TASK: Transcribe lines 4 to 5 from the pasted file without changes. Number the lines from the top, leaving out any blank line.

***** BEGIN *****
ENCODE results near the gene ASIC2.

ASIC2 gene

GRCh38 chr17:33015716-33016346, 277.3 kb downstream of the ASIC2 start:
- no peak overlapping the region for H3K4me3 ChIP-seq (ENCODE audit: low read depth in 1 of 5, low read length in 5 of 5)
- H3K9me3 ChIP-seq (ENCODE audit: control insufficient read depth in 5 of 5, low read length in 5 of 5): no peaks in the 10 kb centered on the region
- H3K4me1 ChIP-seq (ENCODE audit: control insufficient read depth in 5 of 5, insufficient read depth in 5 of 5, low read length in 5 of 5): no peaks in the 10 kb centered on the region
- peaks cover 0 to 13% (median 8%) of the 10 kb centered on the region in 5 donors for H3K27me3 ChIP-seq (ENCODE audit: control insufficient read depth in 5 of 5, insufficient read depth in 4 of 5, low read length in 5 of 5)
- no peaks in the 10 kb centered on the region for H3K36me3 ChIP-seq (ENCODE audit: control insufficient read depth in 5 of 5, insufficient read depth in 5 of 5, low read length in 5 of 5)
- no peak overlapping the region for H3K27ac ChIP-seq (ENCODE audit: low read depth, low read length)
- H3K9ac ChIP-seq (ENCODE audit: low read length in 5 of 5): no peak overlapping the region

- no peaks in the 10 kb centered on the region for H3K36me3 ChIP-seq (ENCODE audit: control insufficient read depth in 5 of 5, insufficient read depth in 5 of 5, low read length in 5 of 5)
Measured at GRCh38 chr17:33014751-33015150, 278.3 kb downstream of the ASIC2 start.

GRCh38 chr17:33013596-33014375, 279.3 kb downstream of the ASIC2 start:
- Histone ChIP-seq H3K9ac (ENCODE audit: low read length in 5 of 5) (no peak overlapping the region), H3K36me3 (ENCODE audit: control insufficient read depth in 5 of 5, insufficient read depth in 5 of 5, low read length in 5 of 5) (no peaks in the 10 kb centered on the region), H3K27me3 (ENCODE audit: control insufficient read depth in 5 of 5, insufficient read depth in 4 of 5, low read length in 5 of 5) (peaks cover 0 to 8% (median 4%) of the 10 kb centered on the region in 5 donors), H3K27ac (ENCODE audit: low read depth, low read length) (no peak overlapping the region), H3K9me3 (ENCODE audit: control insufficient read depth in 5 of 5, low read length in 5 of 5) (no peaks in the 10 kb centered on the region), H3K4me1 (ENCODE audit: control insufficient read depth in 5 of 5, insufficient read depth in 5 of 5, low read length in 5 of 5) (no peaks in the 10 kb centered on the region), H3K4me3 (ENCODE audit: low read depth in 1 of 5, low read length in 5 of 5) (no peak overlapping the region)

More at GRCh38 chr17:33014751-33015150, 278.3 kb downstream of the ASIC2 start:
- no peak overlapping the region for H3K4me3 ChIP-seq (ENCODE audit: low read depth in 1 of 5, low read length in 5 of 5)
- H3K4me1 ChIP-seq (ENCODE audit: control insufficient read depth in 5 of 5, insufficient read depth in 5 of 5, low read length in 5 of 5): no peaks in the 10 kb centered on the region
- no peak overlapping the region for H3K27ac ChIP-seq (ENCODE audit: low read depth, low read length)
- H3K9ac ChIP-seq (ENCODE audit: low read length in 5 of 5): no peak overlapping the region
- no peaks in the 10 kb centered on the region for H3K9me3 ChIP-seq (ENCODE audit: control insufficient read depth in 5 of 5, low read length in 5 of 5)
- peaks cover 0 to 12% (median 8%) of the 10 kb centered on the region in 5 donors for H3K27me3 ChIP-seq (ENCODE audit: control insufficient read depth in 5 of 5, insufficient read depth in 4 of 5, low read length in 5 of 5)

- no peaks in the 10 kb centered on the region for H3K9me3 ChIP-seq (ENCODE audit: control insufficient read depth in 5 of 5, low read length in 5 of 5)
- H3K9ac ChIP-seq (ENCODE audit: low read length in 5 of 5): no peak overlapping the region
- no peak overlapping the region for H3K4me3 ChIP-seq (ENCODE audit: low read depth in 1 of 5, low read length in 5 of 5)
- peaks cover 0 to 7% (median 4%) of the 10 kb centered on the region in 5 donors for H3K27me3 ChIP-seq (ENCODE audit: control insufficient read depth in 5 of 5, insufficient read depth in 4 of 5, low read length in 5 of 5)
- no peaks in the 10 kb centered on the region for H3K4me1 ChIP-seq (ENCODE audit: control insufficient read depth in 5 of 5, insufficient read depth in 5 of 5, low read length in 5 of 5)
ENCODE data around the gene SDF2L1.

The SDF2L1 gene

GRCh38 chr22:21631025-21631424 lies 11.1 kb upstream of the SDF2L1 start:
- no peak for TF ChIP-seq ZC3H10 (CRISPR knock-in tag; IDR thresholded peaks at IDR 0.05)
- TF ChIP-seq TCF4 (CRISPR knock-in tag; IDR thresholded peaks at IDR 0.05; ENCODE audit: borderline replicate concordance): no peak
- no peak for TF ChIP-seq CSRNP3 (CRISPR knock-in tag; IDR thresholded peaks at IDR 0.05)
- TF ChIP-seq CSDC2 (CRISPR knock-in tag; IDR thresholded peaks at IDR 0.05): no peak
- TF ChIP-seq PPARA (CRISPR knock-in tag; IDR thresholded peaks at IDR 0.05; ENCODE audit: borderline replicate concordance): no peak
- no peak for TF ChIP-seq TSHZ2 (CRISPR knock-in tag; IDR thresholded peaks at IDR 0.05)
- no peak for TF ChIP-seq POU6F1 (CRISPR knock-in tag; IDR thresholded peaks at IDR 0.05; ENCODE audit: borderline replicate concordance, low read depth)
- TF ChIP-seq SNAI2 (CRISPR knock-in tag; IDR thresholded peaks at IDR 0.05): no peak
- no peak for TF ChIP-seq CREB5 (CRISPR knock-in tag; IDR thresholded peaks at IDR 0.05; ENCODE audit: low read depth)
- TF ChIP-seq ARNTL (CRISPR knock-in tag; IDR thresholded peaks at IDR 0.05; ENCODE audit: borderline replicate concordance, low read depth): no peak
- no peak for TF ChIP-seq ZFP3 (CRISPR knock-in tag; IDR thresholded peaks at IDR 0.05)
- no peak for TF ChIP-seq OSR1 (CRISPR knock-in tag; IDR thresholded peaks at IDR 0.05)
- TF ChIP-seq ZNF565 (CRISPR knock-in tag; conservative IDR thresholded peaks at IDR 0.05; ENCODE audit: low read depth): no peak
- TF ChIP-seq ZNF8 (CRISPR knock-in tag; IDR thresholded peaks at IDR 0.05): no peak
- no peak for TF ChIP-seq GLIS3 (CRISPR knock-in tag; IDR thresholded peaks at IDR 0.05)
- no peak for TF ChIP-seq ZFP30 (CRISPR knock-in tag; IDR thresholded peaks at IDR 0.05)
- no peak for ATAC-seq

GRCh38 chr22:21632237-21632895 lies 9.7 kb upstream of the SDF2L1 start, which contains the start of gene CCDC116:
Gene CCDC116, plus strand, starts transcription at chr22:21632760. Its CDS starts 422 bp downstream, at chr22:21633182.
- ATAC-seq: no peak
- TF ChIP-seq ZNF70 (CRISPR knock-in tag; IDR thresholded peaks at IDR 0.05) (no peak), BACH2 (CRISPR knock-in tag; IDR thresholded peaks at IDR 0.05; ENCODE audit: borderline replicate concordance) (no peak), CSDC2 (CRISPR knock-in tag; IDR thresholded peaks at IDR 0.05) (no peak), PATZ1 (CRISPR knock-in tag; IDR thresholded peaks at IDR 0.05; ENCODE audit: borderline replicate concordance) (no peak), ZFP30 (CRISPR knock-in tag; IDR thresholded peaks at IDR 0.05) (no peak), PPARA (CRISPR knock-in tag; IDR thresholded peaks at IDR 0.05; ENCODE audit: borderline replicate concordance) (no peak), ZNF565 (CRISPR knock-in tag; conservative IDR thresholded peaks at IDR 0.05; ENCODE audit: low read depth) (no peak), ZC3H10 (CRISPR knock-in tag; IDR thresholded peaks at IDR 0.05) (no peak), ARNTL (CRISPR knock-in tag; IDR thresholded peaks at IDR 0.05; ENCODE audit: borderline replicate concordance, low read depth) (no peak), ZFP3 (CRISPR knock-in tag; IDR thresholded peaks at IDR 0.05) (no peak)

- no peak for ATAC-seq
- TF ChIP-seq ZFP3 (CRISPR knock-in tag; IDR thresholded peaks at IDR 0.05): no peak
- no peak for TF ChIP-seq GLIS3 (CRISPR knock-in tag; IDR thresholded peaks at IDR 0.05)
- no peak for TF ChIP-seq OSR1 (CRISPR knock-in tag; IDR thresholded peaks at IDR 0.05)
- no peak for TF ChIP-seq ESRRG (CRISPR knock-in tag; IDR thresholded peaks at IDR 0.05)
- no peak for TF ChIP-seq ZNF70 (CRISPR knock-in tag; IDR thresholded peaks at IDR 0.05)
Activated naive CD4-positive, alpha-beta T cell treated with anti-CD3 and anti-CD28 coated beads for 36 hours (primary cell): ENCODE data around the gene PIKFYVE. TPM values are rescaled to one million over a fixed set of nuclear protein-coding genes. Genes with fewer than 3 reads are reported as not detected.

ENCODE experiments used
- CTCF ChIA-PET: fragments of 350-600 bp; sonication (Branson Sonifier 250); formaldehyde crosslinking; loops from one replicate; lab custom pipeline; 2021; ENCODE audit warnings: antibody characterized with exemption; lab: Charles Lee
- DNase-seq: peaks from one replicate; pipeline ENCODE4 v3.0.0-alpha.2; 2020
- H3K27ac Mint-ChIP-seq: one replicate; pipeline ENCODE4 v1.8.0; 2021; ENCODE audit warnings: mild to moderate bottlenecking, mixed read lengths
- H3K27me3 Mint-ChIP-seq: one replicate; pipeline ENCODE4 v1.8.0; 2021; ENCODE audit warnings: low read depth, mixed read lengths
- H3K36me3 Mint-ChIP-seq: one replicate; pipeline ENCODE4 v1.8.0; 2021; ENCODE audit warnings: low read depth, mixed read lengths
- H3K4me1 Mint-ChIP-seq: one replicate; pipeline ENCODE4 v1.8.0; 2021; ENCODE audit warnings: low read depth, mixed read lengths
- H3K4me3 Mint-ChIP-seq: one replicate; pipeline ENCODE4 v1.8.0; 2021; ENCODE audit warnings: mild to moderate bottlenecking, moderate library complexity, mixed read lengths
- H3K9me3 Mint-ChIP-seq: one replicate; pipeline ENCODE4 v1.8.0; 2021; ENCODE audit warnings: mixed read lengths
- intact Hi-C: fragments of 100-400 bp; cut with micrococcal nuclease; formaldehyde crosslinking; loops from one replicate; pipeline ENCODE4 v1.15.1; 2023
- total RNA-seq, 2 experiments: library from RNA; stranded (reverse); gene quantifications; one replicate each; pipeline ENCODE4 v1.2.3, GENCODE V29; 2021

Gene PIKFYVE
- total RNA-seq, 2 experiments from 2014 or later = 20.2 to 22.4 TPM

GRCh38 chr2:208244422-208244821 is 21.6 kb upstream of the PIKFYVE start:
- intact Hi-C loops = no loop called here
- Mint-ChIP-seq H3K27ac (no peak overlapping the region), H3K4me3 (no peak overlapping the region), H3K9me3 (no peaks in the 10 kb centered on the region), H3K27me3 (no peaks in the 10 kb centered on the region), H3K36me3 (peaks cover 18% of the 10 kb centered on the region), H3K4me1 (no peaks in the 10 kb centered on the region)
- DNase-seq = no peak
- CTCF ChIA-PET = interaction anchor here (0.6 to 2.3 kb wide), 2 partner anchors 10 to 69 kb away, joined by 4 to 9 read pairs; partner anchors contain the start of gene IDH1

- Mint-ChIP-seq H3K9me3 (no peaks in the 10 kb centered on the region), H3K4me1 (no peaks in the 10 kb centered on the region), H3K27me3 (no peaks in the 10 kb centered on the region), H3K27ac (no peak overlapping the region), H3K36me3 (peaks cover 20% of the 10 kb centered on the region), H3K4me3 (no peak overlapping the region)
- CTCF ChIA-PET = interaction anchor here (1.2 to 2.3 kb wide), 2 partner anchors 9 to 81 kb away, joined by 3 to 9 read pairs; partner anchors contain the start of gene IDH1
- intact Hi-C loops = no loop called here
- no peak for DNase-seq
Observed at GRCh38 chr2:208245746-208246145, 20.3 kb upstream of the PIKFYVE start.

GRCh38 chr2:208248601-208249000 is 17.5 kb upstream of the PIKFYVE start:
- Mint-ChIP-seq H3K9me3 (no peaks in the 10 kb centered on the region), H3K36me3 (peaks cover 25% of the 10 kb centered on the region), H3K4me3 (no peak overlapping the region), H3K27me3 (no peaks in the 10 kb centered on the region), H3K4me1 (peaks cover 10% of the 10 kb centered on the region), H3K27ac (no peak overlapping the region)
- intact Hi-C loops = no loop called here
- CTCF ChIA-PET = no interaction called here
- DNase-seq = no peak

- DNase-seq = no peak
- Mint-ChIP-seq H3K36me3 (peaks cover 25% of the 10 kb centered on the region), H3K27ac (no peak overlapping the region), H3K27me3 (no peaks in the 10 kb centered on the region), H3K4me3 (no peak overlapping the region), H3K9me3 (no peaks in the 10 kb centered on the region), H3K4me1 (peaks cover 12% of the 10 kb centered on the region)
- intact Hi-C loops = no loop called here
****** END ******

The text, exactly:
- no peak overlapping the region for H3K4me3 ChIP-seq (ENCODE audit: low read depth in 1 of 5, low read length in 5 of 5)
- H3K9me3 ChIP-seq (ENCODE audit: control insufficient read depth in 5 of 5, low read length in 5 of 5): no peaks in the 10 kb centered on the region